There are $600 going into people's bank accounts. But the potential for that going into spending is what makes that particular part of the market attractive. At the same time, you know, even through the worst part of the pandemic, the majority of people ended up spending money in areas that were used to it-- because, again, this was not the traditional recession where people suffer as much as they did.
The stimulus provided that particular floor where even at the worst possible time, people were still going to buy their coffee. They were still going to buy their staples, even if they needed to save more money. So I think the fact that we have a very strong support on the fiscal side, it is an area where we'll provide faster recovery on the consumer.
And we actually have seen that already where, you know, consumer optimism continues to just get higher and higher. And I think with the stimulus, that will actually translate into more spending.
SEANA SMITH: Jason, how critical do you think it is that we do get additional stimulus at this point? And what exactly is the market looking for?
JASON WARE: Yeah, it's a good question. And it's a question that was asked often a month ago, prior to the last stimulus package. And the answer feels like it should be the same from an economic perspective, which is we're still in an economy that is struggling because of the pandemic. And until we put the virus behind us and we can truly open up the economy and get it back to what we were doing or close to what we were doing prior to coronavirus, I think stimulus is needed, and it's important.
The last bill was smaller than it should have been. The direct help to those who are unemployed, the direct checks to households-- all of it was probably smaller than we would have liked to have seen as we're kind of running the numbers on the back of the envelope and what we think would be helpful to the economy at this time. So as we look at the new administration in Washington and a Congress that's tilted toward the Democrats, we do expect more stimulus to come down the line.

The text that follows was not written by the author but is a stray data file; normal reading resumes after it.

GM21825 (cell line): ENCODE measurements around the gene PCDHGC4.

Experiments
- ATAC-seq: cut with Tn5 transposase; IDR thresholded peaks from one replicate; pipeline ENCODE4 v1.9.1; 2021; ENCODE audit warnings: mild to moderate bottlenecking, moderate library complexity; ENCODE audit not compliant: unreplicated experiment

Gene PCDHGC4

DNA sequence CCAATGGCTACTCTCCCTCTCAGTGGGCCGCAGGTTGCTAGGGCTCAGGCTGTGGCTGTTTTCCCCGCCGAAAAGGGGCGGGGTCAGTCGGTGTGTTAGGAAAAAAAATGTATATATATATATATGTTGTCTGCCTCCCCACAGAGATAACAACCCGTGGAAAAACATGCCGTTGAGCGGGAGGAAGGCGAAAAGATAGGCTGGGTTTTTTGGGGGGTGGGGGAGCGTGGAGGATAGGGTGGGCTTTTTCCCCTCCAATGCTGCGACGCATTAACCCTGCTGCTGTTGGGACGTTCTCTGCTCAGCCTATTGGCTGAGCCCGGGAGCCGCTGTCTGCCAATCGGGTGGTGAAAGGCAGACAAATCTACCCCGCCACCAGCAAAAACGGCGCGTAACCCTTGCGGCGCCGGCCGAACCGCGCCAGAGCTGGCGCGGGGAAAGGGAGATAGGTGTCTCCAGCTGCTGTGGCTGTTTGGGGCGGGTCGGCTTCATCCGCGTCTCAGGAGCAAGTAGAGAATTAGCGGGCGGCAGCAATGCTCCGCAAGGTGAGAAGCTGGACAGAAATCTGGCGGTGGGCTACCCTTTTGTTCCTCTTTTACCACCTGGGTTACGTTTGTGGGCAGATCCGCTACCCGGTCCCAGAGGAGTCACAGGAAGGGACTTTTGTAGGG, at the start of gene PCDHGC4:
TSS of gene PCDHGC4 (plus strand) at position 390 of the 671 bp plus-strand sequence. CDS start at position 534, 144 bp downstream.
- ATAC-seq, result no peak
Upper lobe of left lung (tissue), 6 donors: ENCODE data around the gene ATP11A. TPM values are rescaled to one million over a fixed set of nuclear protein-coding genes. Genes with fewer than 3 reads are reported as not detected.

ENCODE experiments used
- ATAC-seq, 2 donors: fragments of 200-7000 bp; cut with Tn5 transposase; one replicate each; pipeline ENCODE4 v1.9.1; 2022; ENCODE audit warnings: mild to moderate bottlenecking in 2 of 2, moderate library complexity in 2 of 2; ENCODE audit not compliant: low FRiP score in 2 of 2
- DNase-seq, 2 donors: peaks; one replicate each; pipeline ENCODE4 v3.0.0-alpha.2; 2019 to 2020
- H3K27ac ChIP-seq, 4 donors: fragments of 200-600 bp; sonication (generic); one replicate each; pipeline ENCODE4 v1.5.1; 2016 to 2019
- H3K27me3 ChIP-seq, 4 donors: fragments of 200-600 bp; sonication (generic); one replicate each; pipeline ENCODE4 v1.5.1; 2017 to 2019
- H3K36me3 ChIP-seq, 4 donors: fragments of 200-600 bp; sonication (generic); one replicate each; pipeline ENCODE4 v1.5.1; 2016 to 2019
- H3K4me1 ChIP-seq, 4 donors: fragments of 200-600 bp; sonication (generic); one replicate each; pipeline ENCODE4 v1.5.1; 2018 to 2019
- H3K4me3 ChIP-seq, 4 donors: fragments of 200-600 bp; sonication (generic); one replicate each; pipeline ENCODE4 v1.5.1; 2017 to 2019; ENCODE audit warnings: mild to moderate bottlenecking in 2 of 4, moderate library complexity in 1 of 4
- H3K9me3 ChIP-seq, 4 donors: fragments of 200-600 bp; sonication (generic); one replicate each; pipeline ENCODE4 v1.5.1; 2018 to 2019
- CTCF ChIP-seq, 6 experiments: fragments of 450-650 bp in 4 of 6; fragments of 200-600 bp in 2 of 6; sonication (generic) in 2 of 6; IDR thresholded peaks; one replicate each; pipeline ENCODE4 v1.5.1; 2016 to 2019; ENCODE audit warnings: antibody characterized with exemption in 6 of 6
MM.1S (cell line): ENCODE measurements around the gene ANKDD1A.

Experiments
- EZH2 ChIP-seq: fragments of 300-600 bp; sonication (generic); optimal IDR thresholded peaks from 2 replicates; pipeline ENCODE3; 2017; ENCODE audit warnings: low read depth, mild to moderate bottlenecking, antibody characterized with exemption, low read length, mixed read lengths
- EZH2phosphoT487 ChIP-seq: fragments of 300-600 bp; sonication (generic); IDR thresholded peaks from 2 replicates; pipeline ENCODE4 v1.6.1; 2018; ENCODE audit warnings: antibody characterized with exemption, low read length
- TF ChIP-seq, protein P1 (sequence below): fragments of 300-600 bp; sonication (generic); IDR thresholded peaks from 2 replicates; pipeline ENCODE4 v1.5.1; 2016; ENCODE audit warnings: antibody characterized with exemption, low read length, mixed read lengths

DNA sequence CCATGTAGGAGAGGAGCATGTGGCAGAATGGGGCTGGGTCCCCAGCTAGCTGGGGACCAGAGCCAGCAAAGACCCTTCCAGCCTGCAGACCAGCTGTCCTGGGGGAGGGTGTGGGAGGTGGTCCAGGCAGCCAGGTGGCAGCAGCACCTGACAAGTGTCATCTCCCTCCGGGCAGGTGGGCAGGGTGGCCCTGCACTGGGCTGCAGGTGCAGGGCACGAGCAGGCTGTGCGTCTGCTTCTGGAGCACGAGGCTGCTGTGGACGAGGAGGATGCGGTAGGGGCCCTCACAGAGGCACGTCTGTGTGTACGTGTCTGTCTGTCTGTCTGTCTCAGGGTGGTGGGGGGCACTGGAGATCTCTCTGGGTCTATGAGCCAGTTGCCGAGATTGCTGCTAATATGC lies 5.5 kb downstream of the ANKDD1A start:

It's probably not going to happen over the next couple of weeks, but certainly by the spring, I think, an extension of unemployment benefits for those who are still out of work, maybe a boost to what they're getting on a weekly basis, and then fresh stimulus checks closer to $2,000 might be something that has an appetite in Washington as a result. And we would celebrate that. That would be good for the economy until we get on the other side of this.
ADAM SHAPIRO: Omar, any concern about pending bankruptcies that might have an impact on the economy? Because they didn't materialize to the extent that a lot of people had worried last year.
OMAR AGUILAR: Well, I think to answer your question, I'm not necessarily concerned about the impact directly. I think it will impact the speed of the recovery. I think when you look at the labor market, when you look at the credit market, and particularly because we continue to see bankruptcies-- and we are still in the midst of the lockdown. You know, those economic effects and what is being called the caring of the economy is what really will drive the speed of the economic recovery.